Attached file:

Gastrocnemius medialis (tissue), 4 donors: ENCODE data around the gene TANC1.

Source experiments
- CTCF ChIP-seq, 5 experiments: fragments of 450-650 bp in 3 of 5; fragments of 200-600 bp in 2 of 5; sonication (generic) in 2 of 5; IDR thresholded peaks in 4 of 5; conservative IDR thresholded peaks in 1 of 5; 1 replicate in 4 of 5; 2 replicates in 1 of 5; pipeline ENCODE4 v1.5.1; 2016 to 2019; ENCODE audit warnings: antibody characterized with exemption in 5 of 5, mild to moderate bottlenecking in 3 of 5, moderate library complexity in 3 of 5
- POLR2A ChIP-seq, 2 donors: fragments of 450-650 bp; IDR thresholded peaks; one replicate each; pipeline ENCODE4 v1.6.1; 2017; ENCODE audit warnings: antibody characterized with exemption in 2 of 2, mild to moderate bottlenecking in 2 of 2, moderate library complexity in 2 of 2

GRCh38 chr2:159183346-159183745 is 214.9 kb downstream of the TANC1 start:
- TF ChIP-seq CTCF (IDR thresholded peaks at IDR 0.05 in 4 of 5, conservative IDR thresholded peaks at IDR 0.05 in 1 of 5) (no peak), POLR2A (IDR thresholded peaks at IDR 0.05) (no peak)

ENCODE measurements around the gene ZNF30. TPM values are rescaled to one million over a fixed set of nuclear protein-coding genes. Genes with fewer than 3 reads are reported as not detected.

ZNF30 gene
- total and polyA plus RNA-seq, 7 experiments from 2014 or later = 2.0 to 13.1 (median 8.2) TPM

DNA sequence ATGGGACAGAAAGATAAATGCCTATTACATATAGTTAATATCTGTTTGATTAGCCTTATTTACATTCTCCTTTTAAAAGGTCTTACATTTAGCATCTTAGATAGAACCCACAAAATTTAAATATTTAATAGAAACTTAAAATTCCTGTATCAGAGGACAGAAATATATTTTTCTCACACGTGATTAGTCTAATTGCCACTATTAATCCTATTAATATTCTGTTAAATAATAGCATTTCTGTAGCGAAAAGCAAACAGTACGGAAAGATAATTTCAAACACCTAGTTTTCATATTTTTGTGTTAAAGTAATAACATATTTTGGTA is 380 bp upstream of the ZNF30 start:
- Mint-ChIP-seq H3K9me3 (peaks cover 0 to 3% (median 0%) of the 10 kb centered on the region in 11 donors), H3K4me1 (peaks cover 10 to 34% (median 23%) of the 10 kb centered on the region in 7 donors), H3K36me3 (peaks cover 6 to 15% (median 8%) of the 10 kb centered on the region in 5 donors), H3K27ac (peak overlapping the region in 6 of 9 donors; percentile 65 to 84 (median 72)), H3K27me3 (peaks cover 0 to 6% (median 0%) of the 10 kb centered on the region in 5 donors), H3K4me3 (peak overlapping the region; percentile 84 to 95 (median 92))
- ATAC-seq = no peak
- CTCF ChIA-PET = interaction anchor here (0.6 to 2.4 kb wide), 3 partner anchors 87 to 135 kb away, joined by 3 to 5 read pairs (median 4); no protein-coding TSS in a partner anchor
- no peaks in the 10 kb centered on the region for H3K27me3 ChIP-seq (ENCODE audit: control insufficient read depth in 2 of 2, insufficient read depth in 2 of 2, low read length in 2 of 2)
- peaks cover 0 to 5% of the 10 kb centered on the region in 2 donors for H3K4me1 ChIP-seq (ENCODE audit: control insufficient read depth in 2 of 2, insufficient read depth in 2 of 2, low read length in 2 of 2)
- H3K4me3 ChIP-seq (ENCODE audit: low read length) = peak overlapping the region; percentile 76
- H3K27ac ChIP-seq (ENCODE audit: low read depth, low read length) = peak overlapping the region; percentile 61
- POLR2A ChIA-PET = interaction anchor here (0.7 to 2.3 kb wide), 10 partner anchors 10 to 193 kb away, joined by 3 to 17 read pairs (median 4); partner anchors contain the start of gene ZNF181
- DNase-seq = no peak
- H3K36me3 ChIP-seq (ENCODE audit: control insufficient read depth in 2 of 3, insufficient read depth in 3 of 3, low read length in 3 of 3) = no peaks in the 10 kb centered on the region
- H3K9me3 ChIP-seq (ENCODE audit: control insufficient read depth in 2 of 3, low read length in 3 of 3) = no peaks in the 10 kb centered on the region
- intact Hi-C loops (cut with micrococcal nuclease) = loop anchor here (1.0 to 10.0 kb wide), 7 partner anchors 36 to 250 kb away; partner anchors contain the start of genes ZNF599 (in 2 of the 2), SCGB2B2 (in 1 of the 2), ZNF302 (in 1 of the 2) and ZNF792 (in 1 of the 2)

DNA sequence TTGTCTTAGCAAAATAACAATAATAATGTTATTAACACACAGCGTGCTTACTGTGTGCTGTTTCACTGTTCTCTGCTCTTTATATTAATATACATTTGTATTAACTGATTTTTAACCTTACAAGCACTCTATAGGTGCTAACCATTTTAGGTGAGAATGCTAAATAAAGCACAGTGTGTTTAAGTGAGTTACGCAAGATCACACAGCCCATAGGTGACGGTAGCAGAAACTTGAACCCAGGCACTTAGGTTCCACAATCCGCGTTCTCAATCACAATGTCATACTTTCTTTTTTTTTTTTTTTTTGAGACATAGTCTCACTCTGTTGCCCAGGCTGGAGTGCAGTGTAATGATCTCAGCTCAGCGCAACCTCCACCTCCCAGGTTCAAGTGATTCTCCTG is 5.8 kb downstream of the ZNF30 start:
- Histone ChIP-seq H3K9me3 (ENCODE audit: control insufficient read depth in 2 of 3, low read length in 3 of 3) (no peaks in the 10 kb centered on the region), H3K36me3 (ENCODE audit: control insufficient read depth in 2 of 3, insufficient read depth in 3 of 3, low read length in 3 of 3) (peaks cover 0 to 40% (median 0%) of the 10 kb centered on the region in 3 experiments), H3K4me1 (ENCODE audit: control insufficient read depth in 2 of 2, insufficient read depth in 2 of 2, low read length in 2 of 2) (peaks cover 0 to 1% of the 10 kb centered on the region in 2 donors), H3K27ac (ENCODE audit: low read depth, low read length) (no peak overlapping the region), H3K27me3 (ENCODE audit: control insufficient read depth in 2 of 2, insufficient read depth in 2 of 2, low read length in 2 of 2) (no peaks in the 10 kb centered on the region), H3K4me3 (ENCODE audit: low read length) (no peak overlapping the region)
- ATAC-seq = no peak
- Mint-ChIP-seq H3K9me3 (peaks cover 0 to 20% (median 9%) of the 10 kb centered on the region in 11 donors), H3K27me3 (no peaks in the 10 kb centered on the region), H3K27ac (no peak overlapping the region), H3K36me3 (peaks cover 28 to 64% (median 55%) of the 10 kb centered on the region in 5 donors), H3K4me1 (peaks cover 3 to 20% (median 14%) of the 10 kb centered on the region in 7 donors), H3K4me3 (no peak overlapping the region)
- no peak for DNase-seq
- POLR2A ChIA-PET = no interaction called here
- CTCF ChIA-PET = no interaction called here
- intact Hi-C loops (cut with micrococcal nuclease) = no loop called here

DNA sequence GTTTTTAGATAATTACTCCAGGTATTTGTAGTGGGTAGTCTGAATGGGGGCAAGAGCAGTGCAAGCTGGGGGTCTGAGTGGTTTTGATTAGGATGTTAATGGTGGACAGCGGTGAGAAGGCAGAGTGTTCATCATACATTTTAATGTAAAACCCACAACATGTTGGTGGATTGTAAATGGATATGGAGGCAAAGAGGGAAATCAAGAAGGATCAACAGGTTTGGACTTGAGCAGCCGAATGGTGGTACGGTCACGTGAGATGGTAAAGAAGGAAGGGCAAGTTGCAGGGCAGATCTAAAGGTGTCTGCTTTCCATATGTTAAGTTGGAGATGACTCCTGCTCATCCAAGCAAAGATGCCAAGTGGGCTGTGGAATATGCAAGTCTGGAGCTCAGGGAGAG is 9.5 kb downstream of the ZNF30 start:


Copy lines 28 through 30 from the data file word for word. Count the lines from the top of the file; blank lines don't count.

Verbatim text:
- POLR2A ChIA-PET = no interaction called here
- CTCF ChIA-PET = no interaction called here
- intact Hi-C loops (cut with micrococcal nuclease) = no loop called here